Also, the creature creator was literally filled with d*cks. That’s not the devs fault but it definitely hurt the game. I had to fend off three different dong-based species over the course of my game.
Ah now this is one most people won’t think of. Brink was a really weird game. It was meant to be a parkour multiplayer shooter with unparalleled levels of customisation, a strange but compelling pseudo-cel-shaded art style, and a compelling single-player story that seamlessly blended multiplayer with single-player. Perhaps the weirdest thing was that it gave you four classes modified by three weight groups, so your movement and health varied depending on whether you wanted to sacrifice one or the other.
That… that’s an interesting idea. Problem is that the maps were uninspired and encouraged boring gameplay where two sides just camped somewhere in the middle, “seamlessly blending single and multiplayer” actually just meant forcing you to watch cutscenes between matches, the art style was fun but not particularly interesting, and if you played as anything but the heaviest class then you’d just get shredded almost instantly. So all that parkour? Kind of wasted because it meant playing as a fragile pile of glass in a world filled with bullets that run quicker than you no matter how bloody good you are at vaulting over walls.
4. Duke Nukem Forever
Yeah yeah we all know this was going to be on here but I’m going to bring my criticism down to one simple statement.
Why did this game feel rushed?
Seriously. Think about it. If you were to wipe your mind and just play DNF from beginning to end I bet you’d say to yourself something like, “well this is crap but I bet they were just working with what resources they had under a limited time restraint.” Yeah… except it took fourteen years to make. It is no way an exaggeration to say that you could f*ck someone, have a baby with them, teach that baby to start coding at ten, begin their first project at twelve, and have that child make a game that is better than Duke Nukem Forever by their thirteenth birthday. Seriously, the bar isn’t that high. The kid could make a cheap snake clone and it’d be better.
Think about that. Just think about that. 14 years and their crowning achievement felt rushed. It felt like it was made in about nine months by a team who cut corners all over the place. That… that is, all on its own, just one part of the DNF debacle that is occasionally worth reflecting on. DNF wasn’t just crap, it came out feeling rushed when it had been in development for longer than it takes nature to create a f*cking person from scratch.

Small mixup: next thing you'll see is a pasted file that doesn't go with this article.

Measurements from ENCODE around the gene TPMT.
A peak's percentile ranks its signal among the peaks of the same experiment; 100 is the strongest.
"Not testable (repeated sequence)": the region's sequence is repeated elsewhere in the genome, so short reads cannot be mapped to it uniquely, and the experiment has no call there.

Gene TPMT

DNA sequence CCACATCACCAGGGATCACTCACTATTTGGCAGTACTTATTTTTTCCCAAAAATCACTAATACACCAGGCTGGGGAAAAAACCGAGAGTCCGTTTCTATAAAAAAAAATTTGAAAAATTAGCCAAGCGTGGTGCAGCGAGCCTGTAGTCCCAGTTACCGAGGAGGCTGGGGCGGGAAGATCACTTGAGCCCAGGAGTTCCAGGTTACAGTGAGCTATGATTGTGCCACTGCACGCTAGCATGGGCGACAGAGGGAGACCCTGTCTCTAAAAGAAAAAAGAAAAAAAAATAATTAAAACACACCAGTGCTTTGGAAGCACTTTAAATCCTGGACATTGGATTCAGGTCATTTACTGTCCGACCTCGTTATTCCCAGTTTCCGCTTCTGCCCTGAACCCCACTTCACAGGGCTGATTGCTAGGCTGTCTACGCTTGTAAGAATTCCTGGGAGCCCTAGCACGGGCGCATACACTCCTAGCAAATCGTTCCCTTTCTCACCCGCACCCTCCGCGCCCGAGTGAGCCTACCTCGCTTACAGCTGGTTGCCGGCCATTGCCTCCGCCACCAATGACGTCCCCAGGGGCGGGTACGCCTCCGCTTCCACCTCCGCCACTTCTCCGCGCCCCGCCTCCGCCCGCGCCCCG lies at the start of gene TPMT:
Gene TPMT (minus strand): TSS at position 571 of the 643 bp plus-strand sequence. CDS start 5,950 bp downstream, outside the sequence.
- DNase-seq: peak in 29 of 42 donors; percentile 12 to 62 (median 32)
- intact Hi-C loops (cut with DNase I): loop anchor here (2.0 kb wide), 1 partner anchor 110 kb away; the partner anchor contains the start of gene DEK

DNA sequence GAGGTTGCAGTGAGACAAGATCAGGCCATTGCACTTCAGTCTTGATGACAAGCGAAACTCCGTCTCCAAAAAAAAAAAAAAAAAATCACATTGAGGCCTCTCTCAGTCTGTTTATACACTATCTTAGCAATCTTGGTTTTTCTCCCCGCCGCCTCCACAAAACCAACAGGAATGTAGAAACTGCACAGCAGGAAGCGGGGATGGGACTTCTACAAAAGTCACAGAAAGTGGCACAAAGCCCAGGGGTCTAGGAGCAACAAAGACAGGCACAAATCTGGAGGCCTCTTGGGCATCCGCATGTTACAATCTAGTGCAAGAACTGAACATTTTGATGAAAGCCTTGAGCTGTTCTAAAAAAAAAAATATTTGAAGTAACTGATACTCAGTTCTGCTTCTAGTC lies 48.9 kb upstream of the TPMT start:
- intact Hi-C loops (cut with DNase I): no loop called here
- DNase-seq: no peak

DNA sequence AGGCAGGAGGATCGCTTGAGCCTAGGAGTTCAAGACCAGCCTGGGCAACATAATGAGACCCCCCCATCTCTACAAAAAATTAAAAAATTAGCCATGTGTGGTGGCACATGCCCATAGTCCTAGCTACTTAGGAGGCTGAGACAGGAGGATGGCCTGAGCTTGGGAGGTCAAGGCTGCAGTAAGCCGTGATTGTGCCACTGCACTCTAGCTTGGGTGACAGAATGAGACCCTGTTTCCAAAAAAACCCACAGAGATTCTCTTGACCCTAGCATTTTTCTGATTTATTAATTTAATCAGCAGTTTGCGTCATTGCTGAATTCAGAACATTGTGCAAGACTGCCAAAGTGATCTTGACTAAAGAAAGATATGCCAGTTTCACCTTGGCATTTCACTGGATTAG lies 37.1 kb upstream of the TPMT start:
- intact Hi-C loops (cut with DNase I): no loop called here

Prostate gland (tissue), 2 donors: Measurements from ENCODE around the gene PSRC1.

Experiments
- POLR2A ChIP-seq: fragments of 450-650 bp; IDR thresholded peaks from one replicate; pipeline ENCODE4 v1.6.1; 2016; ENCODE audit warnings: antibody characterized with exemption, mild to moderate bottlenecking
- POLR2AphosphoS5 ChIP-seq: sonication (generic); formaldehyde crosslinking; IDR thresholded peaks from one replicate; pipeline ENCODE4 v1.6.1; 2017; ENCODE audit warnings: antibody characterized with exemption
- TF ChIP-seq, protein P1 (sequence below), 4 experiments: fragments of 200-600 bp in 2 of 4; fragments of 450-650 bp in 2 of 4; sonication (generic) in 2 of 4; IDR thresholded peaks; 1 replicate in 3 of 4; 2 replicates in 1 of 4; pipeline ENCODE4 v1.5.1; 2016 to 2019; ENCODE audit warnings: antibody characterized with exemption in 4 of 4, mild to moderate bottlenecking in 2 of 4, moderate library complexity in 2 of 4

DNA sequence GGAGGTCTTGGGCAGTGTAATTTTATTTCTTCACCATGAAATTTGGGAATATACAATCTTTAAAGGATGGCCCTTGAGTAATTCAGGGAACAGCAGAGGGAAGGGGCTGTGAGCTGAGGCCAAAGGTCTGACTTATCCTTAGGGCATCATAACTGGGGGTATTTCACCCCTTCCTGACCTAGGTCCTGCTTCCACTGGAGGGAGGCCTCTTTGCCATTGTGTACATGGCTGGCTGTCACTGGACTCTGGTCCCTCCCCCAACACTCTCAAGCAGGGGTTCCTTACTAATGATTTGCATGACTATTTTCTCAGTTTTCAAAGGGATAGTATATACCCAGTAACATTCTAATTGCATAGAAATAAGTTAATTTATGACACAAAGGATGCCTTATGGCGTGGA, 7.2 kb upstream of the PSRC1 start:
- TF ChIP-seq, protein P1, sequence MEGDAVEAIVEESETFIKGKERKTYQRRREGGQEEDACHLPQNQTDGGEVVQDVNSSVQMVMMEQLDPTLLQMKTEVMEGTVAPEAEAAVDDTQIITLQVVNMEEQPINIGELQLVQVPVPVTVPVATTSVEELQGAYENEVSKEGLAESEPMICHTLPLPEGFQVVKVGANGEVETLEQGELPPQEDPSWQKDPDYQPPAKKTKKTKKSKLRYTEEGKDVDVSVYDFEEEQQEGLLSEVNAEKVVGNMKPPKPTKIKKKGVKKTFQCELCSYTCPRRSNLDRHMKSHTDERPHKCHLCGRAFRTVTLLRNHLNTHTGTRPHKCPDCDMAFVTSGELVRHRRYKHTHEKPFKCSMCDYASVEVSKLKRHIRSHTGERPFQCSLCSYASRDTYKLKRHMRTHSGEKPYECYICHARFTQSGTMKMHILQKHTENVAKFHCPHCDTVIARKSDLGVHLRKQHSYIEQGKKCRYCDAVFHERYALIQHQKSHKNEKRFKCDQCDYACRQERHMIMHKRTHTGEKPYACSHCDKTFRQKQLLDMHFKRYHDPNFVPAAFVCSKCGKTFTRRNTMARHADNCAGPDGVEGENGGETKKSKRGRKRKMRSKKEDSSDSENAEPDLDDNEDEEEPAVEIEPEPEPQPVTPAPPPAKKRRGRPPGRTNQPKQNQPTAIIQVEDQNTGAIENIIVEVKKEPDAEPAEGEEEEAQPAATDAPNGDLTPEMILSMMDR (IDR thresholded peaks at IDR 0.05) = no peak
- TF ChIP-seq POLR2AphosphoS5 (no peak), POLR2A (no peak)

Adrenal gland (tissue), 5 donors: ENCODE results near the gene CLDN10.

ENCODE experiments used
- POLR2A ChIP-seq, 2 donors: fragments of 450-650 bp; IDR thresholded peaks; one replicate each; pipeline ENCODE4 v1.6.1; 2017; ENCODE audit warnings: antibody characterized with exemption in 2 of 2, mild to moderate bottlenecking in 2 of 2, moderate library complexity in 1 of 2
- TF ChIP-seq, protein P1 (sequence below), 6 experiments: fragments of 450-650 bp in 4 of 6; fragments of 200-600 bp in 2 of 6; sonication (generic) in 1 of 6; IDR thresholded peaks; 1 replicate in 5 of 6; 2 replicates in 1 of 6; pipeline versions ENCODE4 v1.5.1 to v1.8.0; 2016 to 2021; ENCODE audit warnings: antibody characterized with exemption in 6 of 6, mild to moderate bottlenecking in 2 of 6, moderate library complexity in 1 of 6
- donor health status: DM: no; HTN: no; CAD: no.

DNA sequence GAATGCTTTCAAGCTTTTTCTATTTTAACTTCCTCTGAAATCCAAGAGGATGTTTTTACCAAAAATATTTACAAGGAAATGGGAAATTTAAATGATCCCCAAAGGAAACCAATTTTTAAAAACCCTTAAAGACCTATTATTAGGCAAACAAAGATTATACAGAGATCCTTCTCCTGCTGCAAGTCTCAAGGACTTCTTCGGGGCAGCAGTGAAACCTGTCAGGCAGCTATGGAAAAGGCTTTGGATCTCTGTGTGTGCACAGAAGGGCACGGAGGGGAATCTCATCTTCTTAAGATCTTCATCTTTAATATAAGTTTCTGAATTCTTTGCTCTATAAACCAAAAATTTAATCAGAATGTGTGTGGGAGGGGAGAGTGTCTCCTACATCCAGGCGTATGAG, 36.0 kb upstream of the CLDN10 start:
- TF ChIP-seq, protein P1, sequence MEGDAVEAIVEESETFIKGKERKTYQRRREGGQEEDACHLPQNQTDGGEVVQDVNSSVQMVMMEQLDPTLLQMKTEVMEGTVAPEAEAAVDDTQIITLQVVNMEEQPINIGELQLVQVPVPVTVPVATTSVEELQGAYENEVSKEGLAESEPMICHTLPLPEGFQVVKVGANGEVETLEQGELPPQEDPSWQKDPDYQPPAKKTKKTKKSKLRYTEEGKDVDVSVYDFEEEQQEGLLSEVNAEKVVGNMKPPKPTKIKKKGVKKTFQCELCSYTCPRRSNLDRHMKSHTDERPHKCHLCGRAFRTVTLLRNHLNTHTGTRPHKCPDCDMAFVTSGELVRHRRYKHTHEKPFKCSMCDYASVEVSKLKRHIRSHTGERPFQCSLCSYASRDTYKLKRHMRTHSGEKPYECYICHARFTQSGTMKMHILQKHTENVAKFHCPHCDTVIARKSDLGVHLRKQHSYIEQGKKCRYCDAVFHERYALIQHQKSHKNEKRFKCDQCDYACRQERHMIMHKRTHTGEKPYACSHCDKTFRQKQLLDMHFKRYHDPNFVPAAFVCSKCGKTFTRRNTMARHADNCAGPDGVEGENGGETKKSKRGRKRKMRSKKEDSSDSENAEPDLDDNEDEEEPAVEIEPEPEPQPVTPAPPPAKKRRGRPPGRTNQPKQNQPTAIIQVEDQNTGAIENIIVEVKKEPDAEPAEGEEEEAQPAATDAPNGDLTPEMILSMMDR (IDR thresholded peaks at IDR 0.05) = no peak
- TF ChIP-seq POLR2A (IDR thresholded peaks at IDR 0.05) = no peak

5. Everything Peter Molyneux Has Ever Made
Oh my God, this guy. He’s almost endearing, isn’t he? Almost, not really though. The worst thing about Peter Molyneux is that we believe him. Let’s go way back and look at Fable. Fable is now considered an absolute classic. But… at the time? Molyneux promised us dogs, children, a game world where you could knock an acorn off a tree and watch it grow, a story that spanned your life from birth to death, and also children. But none of those things were there. People were pissed. Peter apologised.
Rinse and repeat with Fable II, and then again with Fable III. Each time he promised features, not just generic hype but actual specific features, that never ever showed up. And each and every time Peter Molyneux would apologise.
And then he’d do it again.
But nothing… nothing compares to Curiosity and Godus. Jesus Christ, where to begin? Curiosity was a giant cube that you tapped at and chipped away at slowly. You could buy tools to chip away faster, and the last person to chip away the last speck of the cube would get a “life changing prize”.
What was the prize?
You get to be a god of gods in Peter’s game, Godus. Now that’s not “life changing” but Peter also promised a share of the profits to the lucky winner!
Oh wait he never delivered?
But what about Godus!? Peter invented the genre he should…
Oh wait… It was just a screen tapping mobile app? The list of broken promises is astounding. Why did a kickstarter game need freemium mechanics? Why did they lie and promise a pc-centric design when it was clearly just a ported app? The game promised to be the greatest god game ever and it came from a legendary developer and what everyone got was just another free-to-play piece game that used base psychological manipulation to scam you out of cash.
Peter Molyneux – the man who’s been disappointing multiple generations of games.